Conscience Proves the Existence of God
by Rev. Roderick MacEachen


There is something within us that we call conscience.  It is as if a voice were speaking within us.  When we have done wrong a strange feeling of shame and remorse comes over us.  When we perform good and noble deeds we feel a certain inner satisfaction.

The voice of conscience is never silent.  When men commit crimes, they often try to still the voice of conscience by riotous living, by amusements, by pleasures and excesses.  Yet the voice of conscience is ever present with them.  If they flee to the farthest quarters of the globe it follows them.  It haunts them by day and by night.  Their crime may be a secret to the whole world.  Yet there is no hidden recess of earth where they are not accused of their crime.  Multitudes may love and honor them.  Yet they are always harassed by the never-ceasing voice of conscience.

Who will say that this mysterious voice was placed there by man?  True, it can be made more tender by religious training.  Yet its accusations point to something that goes beyond all human law and penalty.  It reminds us of something more than our responsibility to human law.  It is not the mere fear of detection by man that troubles the mind of the secret criminal.  His inner anguish would be just as bitter were he exiled on a desert island.

If the voice of conscience were the mere sentiment of human ethics, it could only remind us of our responsibility to man and society.  If it were mere the result of training, then it could warn us of nothing further than the aims of that teaching.  But the voice of conscience is not silenced when the price of human justice has been paid.  The murderer who has escaped the electric chair through the skill of his lawyers is pursued just as relentlessly as the murderer who fears detection by the law.

Conscience tells us that we must answer to an all-just God for our deeds.  Though we answer to the whole world for our sins, conscience still upbraids us.  It will not give us rest until we have made our peace with God.  Nor can we make our peace with God until we have made our peace with our fellow-man.  There is on earth but one means of stilling the chiding voice of conscience.  It is by true repentance as enjoined by the law of Christ.  Well our Savior knew the need of peace for sinful hearts.  It was for this that he instituted the Sacrament of Penance.  Who has not thanked God in his heart for this great Sacrament of Mercy! Who can describe the peace of the sinner's heart after he has made a sincere confession and received Sacramental absolution!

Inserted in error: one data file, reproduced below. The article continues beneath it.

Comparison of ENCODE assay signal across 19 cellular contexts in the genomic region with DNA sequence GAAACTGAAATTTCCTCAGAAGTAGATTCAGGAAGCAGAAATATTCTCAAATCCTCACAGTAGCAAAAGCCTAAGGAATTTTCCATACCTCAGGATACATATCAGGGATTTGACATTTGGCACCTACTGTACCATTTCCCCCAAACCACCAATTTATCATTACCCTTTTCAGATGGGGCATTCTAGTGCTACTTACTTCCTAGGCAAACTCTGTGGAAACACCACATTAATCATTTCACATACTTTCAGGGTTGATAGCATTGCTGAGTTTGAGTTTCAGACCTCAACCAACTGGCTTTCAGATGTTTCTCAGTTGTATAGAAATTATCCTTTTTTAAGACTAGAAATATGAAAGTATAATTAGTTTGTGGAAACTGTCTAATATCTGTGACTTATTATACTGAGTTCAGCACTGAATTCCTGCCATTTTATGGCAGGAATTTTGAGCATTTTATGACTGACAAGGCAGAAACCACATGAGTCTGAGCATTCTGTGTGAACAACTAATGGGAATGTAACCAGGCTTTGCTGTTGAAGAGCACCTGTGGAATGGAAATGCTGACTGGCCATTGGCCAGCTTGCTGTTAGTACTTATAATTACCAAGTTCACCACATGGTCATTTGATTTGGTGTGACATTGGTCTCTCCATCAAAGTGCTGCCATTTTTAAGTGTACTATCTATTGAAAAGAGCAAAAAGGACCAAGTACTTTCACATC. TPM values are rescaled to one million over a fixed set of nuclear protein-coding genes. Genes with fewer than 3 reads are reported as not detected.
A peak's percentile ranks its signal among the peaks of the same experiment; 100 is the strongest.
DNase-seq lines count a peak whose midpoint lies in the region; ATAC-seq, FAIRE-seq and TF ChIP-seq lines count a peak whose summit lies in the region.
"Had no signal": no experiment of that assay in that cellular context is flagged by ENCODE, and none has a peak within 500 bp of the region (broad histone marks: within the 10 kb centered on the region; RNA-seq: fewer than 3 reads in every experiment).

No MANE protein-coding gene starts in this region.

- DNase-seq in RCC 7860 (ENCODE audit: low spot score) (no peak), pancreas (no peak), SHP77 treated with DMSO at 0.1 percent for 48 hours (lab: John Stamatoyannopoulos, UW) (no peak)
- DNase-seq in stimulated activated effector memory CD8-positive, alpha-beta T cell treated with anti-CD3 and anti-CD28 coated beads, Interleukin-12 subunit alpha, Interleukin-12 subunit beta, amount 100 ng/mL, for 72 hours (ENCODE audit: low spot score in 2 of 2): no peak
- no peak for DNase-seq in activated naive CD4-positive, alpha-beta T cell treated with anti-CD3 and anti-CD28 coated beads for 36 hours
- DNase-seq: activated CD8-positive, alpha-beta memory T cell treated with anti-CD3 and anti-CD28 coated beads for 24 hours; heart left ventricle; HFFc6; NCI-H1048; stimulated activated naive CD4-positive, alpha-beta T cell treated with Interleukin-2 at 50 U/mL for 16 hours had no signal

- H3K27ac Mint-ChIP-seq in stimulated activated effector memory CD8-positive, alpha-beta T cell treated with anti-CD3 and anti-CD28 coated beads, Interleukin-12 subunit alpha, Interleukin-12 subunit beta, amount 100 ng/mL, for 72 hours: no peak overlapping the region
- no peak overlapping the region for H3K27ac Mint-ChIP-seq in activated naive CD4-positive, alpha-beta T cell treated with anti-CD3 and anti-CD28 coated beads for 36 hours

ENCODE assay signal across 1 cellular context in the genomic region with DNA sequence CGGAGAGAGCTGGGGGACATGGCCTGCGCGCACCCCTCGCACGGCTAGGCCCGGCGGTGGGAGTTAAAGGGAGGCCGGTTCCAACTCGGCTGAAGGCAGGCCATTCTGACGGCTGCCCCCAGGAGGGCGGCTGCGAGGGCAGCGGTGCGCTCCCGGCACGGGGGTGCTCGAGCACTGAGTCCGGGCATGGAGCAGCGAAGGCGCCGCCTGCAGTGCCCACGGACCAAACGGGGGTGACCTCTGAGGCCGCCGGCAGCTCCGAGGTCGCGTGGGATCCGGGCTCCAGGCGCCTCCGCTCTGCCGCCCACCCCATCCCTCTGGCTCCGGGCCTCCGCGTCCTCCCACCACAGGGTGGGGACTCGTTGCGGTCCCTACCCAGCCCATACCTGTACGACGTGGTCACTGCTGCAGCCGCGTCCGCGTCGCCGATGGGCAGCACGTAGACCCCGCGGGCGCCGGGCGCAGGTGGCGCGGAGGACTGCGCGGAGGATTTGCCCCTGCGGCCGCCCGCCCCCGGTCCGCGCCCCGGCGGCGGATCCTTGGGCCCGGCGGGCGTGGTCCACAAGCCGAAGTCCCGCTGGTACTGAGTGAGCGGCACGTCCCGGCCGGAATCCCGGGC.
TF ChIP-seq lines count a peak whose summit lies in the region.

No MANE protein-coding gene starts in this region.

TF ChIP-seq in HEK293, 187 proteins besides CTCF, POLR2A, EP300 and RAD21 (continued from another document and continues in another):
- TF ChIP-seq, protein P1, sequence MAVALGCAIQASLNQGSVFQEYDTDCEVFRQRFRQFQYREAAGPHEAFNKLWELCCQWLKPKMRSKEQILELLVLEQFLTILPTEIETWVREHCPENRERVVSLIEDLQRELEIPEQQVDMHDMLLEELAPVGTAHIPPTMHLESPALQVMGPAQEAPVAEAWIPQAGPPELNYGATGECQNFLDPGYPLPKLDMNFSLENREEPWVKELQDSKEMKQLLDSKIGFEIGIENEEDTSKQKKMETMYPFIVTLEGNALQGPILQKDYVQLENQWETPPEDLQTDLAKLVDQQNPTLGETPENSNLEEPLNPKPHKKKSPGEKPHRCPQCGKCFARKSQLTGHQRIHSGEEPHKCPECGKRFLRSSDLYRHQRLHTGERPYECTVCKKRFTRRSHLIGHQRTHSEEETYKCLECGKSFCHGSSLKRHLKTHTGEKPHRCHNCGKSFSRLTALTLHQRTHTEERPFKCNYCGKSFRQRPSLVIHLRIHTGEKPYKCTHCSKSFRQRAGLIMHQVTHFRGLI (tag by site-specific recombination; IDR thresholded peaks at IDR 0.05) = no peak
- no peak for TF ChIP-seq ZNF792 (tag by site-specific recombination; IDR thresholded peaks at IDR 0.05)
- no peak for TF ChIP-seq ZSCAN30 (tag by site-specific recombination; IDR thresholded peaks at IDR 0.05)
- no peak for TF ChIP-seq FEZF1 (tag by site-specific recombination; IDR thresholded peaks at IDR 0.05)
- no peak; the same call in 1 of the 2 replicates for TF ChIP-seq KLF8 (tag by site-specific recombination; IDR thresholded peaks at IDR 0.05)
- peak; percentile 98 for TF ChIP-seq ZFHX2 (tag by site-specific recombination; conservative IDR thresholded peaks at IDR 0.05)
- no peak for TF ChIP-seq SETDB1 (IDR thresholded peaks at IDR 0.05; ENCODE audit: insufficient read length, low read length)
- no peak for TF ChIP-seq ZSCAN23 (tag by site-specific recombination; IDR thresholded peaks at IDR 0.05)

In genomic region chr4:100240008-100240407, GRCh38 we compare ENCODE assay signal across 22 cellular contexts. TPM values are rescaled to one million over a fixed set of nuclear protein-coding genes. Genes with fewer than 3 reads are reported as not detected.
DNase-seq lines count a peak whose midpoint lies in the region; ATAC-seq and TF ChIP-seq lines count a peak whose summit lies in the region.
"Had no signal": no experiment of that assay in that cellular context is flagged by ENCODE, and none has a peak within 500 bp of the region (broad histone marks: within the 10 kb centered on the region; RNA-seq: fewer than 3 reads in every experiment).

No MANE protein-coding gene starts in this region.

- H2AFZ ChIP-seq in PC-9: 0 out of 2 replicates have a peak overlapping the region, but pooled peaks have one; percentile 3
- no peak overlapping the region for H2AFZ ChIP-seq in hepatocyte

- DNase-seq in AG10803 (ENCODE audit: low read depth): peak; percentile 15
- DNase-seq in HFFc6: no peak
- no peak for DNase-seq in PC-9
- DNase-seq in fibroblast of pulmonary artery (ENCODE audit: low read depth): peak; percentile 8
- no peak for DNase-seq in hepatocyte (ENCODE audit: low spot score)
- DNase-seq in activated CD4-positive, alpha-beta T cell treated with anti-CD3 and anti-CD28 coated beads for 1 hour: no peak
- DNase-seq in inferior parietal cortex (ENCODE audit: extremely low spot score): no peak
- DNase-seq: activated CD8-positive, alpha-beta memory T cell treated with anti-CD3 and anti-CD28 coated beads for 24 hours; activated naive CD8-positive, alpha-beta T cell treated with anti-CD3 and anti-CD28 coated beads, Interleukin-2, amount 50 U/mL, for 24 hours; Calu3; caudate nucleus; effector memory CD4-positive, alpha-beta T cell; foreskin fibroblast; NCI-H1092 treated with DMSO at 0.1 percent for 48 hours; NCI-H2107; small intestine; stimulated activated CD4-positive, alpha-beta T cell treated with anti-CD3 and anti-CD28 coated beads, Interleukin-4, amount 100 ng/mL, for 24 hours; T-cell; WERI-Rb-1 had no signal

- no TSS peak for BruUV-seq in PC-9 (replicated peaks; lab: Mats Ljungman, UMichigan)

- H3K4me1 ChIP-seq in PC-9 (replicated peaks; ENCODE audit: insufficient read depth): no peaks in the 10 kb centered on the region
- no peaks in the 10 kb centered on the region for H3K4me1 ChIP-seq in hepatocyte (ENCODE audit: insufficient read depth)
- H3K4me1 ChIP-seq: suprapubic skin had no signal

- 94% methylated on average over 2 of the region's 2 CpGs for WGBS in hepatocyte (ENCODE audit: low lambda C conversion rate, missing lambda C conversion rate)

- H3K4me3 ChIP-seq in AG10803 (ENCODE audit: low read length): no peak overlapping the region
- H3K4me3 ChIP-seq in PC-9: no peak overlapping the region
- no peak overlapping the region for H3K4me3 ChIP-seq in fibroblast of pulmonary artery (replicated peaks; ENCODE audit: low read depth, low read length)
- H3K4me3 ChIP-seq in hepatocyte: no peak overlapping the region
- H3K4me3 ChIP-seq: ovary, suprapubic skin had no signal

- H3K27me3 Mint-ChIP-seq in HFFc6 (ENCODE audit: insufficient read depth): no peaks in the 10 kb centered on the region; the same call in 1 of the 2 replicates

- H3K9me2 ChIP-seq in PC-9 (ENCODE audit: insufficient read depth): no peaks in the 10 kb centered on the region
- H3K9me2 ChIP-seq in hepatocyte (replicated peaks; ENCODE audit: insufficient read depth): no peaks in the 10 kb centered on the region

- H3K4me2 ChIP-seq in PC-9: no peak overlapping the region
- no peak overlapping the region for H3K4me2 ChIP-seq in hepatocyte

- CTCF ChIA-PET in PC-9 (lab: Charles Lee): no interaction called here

Conscience is a special proof of God's love and mercy towards us.   It makes us feel that He is ever looking into our hearts.  It tells us that He will punish the evil we do and reward the good we perform.  God has placed great and good men over us to guide us in His law.  Yet the voice of conscience within us is surer and wiser than all these.  It is, as it were, the finger of God pointing out the way to us.

If we do evil far removed from the eyes of men, there comes, nevertheless, a feeling upon us as though someone were looking at us, pointing the finger of shame at us.  And if unknown to all the world, we do a good and noble deed we feel as though a kind father or a tender mother were smiling benignly upon us.  This is the prompting to good and the repugnance to evil that God has placed in our hearts.  This is the tender solicitude that God shows for us every hour of our lives.  We are His own.  We are His creatures, His children.  Such is the care we received from a devoted mother in our childhood.  She warned us against evil; she chided us when we did wrong.  She praised us when we were good; she embraced us when we responded to her loving commands.

All men recognize conscience.  It has led some to maintain that virtue is its own reward and vice its own punishment.  True it is that to practice virtue begins peace of heart, whilst to indulge the passions and sink into vice brings disgust and remorse.  Yet this were indeed a poor motive for the observance of the moral law.  The reward and punishment due to the moral law must come from God.  Human nature could not reward or punish itself.  To practice virtue, we must often deny human nature its very cravings.  Whilst to sink in vice is but to follow the desires of nature for sensual pleasure.

Clearly conscience tells us that there is a God of love above us.  Conscience gives us a proof of God's bounty that no man can deny.  It fills our very heart with the knowledge of God's goodness.  It is an inborn light, a constant friend that dwells in ur heart our whole life through and points every day to God and Eternity.